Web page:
Last week we began a new feature at Riverview that encourages members and attenders to engage the sermon content via email. If you have a question from a sermon or from a certain text that has been preached on, send your comment or question to firstname.lastname@example.org.
1. Many times as a believer I have been confused as to whether Christians can and do sin. Do Christians still sin after they have been saved?
Yes. John states this rather clearly in 1 John 1.8: “If we say we have no sin, we deceive ourselves, and the truth is not in us.” Christians still sin. And even if we could consciously eliminate all sin from our lives (which we can’t), we still deal with sins of omission – those sins that we commit and of which we aren’t even aware.
Furthermore, we have the testimony of scripture, and that of saints who have gone before us who simultaneously served God, yet sinned. Moses comes to mind, as does David. David struggled with sin long after he became king. And yet God described him as a man after his own heart (Acts 13.22). New Testament examples include Peter (Galatians 2.11-14), and even Paul (Romans 7.15).
The question is not “Do Christians sin?” but rather “How do Christians respond to their sin?” John would have us know that Christians who are following Jesus flee from their sin as soon as they recognize it, and not wallow in it or continue in it. This, John says, is a sign of true salvation.
2. Can a Christian walk in darkness for a prolonged period of time? That is, can they be in bondage to a particular sin and remain a Christian?
This is a tricky question that requires both a “yes” and “no” answer. In one sense, the Bible does not put a time limit on how long a person can be in sin, and then is revealed to not be a believer. So we, as brothers and sisters in Christ, need to be slow when leveling judgment against one another for sin. It may take some people a long time to realize their sin and come out of it. Additionally, as people grow in holiness, they may come to realize that some part of their life that has been normal for a long time is actually sinful. It can take Christians a long time to come out of these patterns that were regular parts of life before their conversion. And we, as their brothers and sisters, need to be quick to extend grace and mercy to them.
On the other hand, John clearly says that Christians – real believers – do not “walk” or live in sin. The main point here is that when a believer realizes he is in sin, he desires to get out of it as fast as possible, and move back to the light. In this sense, the answer to the question above is “No. Christians cannot walk in darkness for a prolonged period of time.” But the reason they can’t is that their regenerate heart won’t allow them to. A Christian who understands sin, righteousness, and holiness, has no desire to walk in darkness for any time, let alone a prolonged period. This is one reason why John says that it’s not possible to know Christ but walk in darkness. If you’re walking in darkness and you’re OK with it, there’s a good likelihood that you don’t know Christ.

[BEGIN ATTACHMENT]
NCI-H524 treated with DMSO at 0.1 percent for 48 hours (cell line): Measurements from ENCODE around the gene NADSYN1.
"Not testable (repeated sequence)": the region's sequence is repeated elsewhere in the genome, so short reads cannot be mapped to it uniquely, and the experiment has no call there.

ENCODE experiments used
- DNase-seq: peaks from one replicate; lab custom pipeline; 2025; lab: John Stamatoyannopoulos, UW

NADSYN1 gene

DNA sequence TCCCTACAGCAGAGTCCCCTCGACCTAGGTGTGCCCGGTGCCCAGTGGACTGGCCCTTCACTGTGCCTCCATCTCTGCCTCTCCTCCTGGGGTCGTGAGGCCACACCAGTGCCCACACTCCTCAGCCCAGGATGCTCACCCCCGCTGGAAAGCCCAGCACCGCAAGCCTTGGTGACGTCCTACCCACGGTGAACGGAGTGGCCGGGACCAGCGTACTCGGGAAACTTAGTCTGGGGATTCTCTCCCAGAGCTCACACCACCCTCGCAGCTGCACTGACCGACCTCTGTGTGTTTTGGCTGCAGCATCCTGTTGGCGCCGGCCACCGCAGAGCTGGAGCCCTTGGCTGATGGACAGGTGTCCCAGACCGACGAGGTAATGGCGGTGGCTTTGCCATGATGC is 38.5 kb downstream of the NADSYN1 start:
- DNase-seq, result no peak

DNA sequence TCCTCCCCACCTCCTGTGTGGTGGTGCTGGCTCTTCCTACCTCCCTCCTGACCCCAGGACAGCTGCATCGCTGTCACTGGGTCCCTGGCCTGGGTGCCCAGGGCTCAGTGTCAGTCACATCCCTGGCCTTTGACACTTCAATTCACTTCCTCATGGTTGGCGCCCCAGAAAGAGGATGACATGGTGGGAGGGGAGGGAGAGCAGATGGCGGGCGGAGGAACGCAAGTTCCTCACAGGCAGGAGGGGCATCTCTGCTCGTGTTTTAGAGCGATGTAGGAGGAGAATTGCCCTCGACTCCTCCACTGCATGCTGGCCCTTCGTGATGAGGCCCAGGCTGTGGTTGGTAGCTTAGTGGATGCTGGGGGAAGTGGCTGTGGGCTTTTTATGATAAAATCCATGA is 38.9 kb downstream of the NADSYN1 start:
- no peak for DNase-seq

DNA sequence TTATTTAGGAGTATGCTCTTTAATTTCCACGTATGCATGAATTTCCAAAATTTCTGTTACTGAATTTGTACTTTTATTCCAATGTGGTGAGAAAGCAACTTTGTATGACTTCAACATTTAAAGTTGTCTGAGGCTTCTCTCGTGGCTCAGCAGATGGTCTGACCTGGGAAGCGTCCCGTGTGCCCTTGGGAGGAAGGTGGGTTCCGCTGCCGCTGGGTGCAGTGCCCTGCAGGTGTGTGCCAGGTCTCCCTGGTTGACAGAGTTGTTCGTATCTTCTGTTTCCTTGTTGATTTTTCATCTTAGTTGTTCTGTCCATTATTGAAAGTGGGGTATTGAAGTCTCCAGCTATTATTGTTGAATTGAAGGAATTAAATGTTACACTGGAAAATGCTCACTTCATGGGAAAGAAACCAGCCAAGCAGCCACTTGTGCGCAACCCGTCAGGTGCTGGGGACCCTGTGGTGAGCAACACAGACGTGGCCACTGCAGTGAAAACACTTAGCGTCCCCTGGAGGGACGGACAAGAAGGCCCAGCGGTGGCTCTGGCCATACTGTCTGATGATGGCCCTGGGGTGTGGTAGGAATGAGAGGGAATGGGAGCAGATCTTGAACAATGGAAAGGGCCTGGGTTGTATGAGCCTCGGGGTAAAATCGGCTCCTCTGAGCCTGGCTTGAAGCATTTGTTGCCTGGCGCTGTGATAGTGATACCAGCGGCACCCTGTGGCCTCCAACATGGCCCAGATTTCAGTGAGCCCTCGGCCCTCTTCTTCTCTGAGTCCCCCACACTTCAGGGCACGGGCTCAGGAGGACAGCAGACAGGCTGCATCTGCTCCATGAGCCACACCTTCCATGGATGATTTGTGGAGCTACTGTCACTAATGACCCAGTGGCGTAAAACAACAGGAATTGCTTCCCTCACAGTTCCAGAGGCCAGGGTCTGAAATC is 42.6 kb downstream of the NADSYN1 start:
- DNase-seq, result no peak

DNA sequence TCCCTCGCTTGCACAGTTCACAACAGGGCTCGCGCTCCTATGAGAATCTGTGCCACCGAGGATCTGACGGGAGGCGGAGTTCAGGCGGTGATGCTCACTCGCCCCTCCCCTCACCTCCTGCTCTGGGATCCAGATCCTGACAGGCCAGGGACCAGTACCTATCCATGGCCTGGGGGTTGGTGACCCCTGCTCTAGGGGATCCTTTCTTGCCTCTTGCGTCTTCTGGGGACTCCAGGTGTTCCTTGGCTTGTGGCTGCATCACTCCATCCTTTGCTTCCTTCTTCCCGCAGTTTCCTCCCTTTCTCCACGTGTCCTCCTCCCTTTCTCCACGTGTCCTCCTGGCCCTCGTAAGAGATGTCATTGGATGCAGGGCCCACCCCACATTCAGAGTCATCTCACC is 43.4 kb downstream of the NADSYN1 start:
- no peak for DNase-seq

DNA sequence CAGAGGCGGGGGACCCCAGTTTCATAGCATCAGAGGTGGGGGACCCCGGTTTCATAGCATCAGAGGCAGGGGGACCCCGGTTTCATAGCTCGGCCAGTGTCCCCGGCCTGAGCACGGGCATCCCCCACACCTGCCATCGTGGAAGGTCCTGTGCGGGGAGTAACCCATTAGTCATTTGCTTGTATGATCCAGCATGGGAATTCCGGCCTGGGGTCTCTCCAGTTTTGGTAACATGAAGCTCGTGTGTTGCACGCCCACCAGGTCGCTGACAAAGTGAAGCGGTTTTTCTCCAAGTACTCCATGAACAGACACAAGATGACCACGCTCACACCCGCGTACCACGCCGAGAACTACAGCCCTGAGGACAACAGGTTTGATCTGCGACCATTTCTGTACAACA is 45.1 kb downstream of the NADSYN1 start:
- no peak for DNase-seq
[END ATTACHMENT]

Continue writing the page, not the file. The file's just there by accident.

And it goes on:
3. To whom must I confess my sins? To God or others? Both?
The Catholic church views confession of sin as a sacrament. That is, a means of grace – that God gives grace to a believer through this action. When a believer sins, he or she is out of the grace of God, and confession regains God’s grace in his or her life.
As protestants, we reject this notion of confession, and the notion that sin separates us from God and his grace is regained through confession. Christians do not fall out of the grace of God because of sin, but are eternally secure in Christ.
The point John is trying to make in 1 John 1.9 is that confession of sin naturally flows out of a realization of sin. In other words, someone who doesn’t think they have sinned will not see a need for confession of sin. But Christians who know that they have sinned, and know that they need to be saved from their sin, will see that confession of sin is a natural part of the Christian life. This confession necessarily includes confession of sin to God – admitting our sinfulness to him and asking for his grace of forgiveness and power to pursue holiness and obedience. If someone doesn’t confess his or her sin, it’s probably because that person thinks he or she is innocent of sin. And if you think you’re innocent of sin, you’re not walking in the light.
Furthermore, James says that we are to confess our sins to one another, as sometimes certain sins may be causing physical or relational difficulties in our lives, the cause of which we may be blind (James 5.16). Confessing sins to one another helps us work through these issues, and puts a fresh set of eyes on the circumstances of our lives that can lead to difficulty. Other believers who care about us can help us see sin areas to which we are blind and need help. So, as James says, “Therefore, confess y our sins to one another and pray for one another, that you may be healed.”